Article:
Automakers Say You Don’t Really Own Your Car states the Electronic Frontiers Foundation.
In their campaign to amend the US Digital Millenium Copyright Act to give vehicle owners the right to access and modify their automobiles’ software the EFF raises an important point.
Should the software licensing model be applied to these devices then purchasers don’t really own them but rather have a license to use them until the vendor deems overwise.
Cars, of course, are not the only devices where this problem arises. The core of the entire Internet of Things lies in the software running intelligent equipment, not the hardware. If that software is proprietary and closed then no purchaser of a smart device truly owns it.
Locking down the smarthome
This raises problems in smarthomes, offices and businesses where the devices people come to depend upon are ‘black boxes’ that they aren’t allowed to peer into. It’s not hard to see how in industrial or agricultural applications that arrangement will often be at best unworkable.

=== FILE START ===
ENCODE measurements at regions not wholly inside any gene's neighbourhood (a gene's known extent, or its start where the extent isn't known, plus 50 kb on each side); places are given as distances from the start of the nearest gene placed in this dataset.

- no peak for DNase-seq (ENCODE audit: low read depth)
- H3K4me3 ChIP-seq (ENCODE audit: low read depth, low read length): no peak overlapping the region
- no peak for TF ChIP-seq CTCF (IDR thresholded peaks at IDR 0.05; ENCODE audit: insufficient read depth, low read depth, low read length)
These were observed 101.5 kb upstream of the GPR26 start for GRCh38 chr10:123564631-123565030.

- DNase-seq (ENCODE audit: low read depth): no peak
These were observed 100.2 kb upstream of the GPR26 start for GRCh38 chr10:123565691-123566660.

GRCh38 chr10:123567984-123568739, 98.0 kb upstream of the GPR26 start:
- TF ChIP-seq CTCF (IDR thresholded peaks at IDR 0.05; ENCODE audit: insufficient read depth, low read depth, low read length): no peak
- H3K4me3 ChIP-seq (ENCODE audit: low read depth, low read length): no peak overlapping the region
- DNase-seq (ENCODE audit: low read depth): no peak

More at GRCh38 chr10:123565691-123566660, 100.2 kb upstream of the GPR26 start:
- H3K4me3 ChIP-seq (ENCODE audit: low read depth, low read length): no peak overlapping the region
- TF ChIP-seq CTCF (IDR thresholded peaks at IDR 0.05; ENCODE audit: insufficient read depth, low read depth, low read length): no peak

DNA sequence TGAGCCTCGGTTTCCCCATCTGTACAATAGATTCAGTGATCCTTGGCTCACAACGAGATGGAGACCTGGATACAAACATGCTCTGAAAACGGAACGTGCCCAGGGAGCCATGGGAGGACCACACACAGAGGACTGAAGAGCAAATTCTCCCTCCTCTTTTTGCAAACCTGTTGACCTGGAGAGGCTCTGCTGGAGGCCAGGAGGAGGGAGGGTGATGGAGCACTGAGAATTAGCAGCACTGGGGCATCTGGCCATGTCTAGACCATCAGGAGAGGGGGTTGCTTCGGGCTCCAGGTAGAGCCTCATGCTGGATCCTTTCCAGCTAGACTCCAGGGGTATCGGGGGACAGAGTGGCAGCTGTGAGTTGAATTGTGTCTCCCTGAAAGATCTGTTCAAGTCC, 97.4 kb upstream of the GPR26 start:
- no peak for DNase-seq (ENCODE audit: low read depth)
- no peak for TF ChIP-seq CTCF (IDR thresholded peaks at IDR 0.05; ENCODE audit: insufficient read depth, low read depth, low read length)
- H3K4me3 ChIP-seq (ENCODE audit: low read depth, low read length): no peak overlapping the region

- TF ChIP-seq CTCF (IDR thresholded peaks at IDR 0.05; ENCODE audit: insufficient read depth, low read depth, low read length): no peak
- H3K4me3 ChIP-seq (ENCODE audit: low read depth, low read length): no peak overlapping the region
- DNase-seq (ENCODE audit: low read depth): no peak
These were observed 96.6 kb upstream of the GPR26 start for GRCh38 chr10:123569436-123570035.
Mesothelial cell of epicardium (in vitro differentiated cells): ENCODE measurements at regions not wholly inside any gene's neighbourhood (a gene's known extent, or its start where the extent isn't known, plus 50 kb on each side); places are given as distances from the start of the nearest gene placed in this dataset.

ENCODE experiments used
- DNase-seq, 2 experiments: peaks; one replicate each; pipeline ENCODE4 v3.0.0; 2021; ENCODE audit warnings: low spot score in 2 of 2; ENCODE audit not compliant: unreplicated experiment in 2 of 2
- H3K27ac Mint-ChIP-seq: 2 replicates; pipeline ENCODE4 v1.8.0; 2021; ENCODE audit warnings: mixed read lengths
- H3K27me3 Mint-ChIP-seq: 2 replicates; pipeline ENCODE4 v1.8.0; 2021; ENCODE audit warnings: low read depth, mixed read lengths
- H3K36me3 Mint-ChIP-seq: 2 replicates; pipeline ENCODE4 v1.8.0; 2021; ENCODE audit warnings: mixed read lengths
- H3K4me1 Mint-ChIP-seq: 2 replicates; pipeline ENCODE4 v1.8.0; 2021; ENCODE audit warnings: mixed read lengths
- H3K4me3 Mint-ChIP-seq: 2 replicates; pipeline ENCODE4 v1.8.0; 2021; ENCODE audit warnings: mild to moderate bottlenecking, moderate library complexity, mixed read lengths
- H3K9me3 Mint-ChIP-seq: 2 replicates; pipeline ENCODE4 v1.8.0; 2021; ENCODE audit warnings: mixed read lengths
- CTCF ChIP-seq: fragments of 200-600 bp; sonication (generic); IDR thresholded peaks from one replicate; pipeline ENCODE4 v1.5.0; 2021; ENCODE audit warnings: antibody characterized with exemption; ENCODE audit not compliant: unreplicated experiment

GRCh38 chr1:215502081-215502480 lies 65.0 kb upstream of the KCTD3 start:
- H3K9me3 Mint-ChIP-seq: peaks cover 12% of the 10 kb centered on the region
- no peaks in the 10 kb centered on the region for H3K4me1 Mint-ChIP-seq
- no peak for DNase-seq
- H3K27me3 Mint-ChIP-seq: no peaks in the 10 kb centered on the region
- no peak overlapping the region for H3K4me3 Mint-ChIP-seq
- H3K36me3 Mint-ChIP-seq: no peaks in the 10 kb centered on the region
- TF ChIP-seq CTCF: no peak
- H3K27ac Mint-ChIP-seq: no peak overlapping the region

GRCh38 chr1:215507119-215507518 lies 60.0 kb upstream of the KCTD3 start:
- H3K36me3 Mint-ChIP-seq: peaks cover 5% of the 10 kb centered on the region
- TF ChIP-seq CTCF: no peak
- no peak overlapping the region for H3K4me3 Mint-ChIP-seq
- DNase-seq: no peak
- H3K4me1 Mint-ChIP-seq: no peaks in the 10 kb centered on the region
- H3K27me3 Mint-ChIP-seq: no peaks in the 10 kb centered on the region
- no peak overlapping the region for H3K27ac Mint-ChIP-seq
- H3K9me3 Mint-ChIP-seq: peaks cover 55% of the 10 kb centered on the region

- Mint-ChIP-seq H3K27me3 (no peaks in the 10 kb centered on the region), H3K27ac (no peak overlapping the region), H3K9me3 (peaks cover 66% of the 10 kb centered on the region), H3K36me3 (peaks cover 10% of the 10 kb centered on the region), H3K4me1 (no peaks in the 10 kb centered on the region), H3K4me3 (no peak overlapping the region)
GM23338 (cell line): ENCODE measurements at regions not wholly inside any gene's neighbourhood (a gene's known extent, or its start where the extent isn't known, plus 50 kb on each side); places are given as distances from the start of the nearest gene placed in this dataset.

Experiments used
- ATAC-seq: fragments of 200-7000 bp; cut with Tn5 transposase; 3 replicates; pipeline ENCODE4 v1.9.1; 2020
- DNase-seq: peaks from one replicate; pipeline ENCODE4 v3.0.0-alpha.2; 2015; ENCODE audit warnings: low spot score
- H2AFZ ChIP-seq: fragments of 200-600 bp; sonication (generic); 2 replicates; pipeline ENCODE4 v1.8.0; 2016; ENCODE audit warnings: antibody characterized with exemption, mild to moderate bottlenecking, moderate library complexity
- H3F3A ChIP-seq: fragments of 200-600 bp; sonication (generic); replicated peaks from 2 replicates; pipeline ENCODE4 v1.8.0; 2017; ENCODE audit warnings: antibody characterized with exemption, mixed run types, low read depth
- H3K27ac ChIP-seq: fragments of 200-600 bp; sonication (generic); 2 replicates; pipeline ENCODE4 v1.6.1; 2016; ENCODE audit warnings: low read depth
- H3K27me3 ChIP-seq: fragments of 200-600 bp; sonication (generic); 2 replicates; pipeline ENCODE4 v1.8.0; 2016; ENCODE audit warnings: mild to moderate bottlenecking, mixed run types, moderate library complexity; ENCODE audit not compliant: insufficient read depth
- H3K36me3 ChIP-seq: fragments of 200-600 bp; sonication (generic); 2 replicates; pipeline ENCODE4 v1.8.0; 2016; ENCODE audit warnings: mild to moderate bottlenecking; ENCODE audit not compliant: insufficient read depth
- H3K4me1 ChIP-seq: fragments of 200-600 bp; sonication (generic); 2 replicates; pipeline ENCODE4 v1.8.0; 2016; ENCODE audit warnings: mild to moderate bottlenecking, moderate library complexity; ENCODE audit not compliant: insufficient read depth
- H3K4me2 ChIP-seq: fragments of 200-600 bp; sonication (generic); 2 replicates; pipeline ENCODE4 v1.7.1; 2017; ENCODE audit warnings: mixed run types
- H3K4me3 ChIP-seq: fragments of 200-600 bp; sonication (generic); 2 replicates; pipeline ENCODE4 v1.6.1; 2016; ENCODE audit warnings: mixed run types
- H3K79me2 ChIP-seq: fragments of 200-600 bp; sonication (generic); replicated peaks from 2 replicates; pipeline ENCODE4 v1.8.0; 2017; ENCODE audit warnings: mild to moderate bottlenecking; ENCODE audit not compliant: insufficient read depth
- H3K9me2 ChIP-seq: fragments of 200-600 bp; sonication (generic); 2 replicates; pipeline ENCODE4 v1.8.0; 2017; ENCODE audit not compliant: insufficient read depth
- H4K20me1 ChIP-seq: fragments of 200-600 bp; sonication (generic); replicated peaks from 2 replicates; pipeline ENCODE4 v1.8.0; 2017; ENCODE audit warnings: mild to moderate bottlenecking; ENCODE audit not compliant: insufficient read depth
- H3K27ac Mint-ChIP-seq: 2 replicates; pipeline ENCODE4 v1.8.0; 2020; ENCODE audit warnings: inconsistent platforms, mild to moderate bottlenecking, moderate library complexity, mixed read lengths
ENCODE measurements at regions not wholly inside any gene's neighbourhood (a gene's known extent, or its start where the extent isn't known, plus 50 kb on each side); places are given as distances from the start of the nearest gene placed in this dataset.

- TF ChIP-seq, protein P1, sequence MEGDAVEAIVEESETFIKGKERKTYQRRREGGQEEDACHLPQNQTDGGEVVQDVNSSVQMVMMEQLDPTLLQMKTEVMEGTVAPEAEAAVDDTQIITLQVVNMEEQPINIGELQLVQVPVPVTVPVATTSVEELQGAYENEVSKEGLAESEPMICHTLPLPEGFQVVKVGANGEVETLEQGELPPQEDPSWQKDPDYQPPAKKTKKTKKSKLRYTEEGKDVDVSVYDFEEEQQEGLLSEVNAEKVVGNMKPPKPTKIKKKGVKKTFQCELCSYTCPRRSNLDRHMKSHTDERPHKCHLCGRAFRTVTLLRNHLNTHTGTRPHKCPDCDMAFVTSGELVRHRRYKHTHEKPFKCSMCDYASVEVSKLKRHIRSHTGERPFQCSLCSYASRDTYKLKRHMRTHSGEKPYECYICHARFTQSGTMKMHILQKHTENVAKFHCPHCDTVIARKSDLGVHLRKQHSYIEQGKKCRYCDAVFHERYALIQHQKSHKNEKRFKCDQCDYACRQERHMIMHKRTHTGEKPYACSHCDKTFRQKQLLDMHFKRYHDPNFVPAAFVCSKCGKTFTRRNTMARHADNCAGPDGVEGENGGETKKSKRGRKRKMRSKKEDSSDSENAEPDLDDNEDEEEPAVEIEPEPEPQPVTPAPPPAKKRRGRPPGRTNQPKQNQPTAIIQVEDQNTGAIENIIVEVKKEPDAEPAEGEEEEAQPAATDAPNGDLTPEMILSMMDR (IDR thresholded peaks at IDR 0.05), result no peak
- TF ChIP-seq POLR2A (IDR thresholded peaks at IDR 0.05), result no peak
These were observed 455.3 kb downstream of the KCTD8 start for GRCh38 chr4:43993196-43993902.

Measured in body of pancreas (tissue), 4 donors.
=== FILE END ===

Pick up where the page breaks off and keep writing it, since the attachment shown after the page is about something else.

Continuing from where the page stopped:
Four years ago tech industry leader Marc Andreessen pointed out how software is eating the world; that most of the value in an information rich economy lies in the computer programs that processes the data, not the hardware which collects and distributes it.
That shift was flagged decades ago when the initial fights over software patents occurred in the 1980s and 90s and today we’re facing the consequences of poorly thought out laws, court decisions and patent approvals that now challenge the concepts of ownership as we know it.
Is ownership outdated?
However it may well be that ‘ownership’ itself is an outdated concept. We could be entering a period where most of our possessions are leased rather than owned.
If we are in a period where ownership is an antiquated concept then does it matter that our cars, fitness bands, kettles, smoke alarms and phones are in effect owned by a corporation incorporated in Delaware that pays most of its tax in the Dutch Antilles?
Who owns the smartcar’s data?
The next question of course is if the software in our smart devices is secret and untouchable then who owns the data they generate?
Ownership of a smartcar’s data could well be the biggest issue of all in the internet of things and the collection of Big Data. That promises to be a substantial battle.
In the meantime, it may not be a good idea to tinker too much with your car’s software or the data it generates.